Full-year profits rise at Future, Home REIT responds fully to Viceroy

By Josh White

Date: Wednesday 30 Nov 2022

(Sharecast News) - London open
The FTSE 100 is expected to open 40 points higher on Wednesday, having closed up 0.51% at 7,512.00 on Tuesday.

Stocks to watch

Specialist media publisher Future reported a rise in full-year profits, driven by strong revenue growth and contributions from acquisitions. The company on Wednesday said pre-tax profit rose 58% to £170m on revenue of £825m, up 36%. It expects "modest" earnings growth in 2023.

Home REIT released a "detailed" response on Wednesday, to a short selling report issued by Viceroy Research last week. Viceroy alleged that Home REIT's tenants were not paying rent, and questioned both the company's and its tenants' financial integrity. Home REIT refuted Viceroy's claims on Wednesday, saying it was "completely confident" in the integrity of its business, its financial soundness and the beneficial impact it was having in reducing homelessness in the UK.

Specialty chemicals company Elementis said on Wednesday that it had agreed to sell its chromium business to Dutch-Turkish industrial firm Yildirim Group for $170m. The cash proceeds from the sale will be used to reduce net debt, in line with the capital allocation priorities, Elementis said. It also said that following the sale, its portfolio will be fully focused on premium specialty products.

Newspaper round-up

Labour has called on ministers to claw back £12m in dividends paid by Avanti West Coast to its shareholders last year, when it was subsidised by £343m by the taxpayer. Figures released by the rail watchdog on Tuesday showed that Avanti paid out £12m in 2021-22 from management and performance fees. - Guardian

Subsidising the railways has cost British households £1,800 each over the past six years, new figures show. Taxpayers have been forced to inject £50.4bn to prop up the railways since 2016/17 as fare income is not enough to balance the books. Figures released by regulator the Office of Rail and Road (ORR) on Tuesday showed Government funding was £13.3bn in the year to March 2022, compared with £17.6bn in the previous year. - Telegraph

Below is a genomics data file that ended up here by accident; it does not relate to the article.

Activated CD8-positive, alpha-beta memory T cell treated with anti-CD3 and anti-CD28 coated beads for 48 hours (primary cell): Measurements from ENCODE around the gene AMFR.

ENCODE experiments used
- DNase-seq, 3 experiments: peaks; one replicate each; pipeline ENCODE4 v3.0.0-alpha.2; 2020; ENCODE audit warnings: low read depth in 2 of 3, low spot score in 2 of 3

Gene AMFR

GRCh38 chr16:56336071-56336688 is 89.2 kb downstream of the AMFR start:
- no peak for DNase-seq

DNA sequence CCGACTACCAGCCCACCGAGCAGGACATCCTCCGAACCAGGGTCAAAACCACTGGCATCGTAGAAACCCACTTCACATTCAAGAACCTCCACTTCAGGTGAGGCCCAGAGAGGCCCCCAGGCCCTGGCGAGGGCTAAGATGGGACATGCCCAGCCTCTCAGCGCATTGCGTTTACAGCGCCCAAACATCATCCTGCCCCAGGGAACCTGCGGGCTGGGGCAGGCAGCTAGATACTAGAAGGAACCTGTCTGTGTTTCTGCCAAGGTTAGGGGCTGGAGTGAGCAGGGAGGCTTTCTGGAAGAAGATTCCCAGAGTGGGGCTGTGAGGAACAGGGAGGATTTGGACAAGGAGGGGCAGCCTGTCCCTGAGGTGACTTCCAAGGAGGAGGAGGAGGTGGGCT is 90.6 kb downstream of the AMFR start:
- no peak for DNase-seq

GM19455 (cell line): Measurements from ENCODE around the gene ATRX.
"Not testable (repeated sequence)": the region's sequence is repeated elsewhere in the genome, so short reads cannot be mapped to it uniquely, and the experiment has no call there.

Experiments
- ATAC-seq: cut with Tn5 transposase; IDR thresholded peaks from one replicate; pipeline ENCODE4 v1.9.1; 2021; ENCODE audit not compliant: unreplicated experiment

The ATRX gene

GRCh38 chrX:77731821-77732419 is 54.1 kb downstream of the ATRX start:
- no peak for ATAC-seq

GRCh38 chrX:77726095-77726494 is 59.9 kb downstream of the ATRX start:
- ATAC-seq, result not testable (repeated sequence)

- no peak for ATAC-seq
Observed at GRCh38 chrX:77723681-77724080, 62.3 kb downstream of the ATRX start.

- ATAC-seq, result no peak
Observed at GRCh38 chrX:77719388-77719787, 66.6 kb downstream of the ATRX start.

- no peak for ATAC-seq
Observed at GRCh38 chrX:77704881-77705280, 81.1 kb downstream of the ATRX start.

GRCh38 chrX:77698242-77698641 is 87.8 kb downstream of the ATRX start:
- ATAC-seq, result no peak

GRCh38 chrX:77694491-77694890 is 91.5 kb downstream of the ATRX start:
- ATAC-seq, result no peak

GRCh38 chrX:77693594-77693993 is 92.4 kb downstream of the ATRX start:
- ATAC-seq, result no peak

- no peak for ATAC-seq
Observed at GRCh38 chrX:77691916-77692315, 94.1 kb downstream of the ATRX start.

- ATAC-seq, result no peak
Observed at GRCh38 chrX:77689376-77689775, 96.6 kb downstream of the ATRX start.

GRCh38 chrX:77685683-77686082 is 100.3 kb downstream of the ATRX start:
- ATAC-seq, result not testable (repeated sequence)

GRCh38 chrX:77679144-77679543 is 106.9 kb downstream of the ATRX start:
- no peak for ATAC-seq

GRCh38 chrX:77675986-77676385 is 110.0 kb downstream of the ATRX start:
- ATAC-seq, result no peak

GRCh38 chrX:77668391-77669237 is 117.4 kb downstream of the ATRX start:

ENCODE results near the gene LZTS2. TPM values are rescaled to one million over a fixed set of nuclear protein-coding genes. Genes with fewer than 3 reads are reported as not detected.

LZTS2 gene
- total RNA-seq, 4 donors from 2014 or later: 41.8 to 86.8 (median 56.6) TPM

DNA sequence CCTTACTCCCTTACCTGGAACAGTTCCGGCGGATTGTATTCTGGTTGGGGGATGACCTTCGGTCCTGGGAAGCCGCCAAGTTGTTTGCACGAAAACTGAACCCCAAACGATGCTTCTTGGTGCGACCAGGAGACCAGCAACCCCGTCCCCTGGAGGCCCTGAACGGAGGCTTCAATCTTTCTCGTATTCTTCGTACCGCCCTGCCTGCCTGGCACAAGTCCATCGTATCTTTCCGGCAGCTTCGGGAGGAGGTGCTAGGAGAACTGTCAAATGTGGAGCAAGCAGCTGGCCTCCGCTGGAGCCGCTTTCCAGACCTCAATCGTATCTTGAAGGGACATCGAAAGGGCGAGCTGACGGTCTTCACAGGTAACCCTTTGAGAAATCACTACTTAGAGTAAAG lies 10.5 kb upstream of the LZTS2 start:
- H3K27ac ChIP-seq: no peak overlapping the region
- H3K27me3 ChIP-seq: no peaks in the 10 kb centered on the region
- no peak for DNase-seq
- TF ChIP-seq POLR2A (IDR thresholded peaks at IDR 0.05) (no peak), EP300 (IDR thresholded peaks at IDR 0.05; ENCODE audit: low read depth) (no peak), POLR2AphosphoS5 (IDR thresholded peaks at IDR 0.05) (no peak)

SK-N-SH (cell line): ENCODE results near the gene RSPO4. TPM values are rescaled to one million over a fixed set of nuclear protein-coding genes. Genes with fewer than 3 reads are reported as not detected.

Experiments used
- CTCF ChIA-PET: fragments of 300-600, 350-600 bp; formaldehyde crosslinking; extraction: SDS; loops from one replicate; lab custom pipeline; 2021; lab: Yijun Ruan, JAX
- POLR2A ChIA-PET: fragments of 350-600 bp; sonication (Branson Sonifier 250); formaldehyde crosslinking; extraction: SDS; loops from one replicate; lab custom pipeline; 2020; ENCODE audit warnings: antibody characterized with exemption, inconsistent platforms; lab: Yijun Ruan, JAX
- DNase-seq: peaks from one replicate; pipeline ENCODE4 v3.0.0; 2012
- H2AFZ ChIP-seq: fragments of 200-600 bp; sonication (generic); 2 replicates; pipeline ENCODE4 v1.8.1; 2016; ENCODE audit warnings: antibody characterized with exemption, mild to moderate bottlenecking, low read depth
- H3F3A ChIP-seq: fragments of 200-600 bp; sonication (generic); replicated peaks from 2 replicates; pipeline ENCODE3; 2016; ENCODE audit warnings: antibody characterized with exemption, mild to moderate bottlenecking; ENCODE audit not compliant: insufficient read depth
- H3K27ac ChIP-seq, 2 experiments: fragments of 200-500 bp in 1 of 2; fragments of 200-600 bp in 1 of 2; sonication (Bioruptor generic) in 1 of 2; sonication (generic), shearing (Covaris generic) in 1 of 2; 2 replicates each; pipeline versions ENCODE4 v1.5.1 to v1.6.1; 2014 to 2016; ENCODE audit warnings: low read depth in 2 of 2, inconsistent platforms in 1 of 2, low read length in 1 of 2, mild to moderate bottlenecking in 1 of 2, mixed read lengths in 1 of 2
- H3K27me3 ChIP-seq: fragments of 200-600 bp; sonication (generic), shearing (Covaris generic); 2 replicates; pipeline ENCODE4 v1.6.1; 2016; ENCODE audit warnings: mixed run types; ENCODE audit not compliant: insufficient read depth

Republican rising star Ron DeSantis has warned Apple that banning Twitter from the iPhone would be a "huge mistake" as a row rages over free speech on the social network. The Florida governor, seen as a leading contender for the presidency in 2024, on Tuesday praised changes pushed through at Twitter by Elon Musk, including the end of bans for right-wing politicians such as Donald Trump. - Telegraph

Three companies look set to be promoted to the FTSE 100 next month, including what would be a blue-chip debut for the insurer Beazley, although Abrdn now looks likely to miss out. The fund manager had seemed set for a swift re-entry to the top tier of the London Stock Exchange, having been demoted at the reshuffle in September. - The Times

The government has repeated its goal of making the UK a global cryptocurrency hub even as the fallout from the FTX collapse continues to reverberate around the world. Andrew Griffith, economic secretary to the Treasury and City minister, said he stood by that ambition, although he placed the emphasis on fiat-backed stable coins rather than the more volatile privately-created crypto assets. - The Times

US close

Wall Street stocks closed mostly lower on Tuesday as turmoil in China and declining consumer confidence weighed on sentiment.

At the close, the Dow Jones Industrial Average was up 0.01% at 33,852.53, while the S&P 500 lost 0.16% to 3,957.63 and the Nasdaq Composite saw out the session 0.59% weaker at 10,983.78.

The Dow closed just 3.07 points higher on Tuesday, narrowly halting further losses amid concerns about social unrest in China stemming from the nation's ongoing Covid-19 restrictions.

Stocks traded mostly lower after growing frustration in mainland China weighed on global markets around the world and briefly pushed West Texas Intermediate crude futures to their lowest level since December 2021. Both Brent and WTI futures have since changed direction and traded higher at the start of the session.

On the macro front, the Conference Board's consumer confidence index dropped to a four-month low of 100.2 in November, down from October's print of 102.5 amid an outlook that pointed to still "elevated" recession risks. Market participants were looking very closely at the outcome as they hoped to glean some hints as to consumer health in the US.


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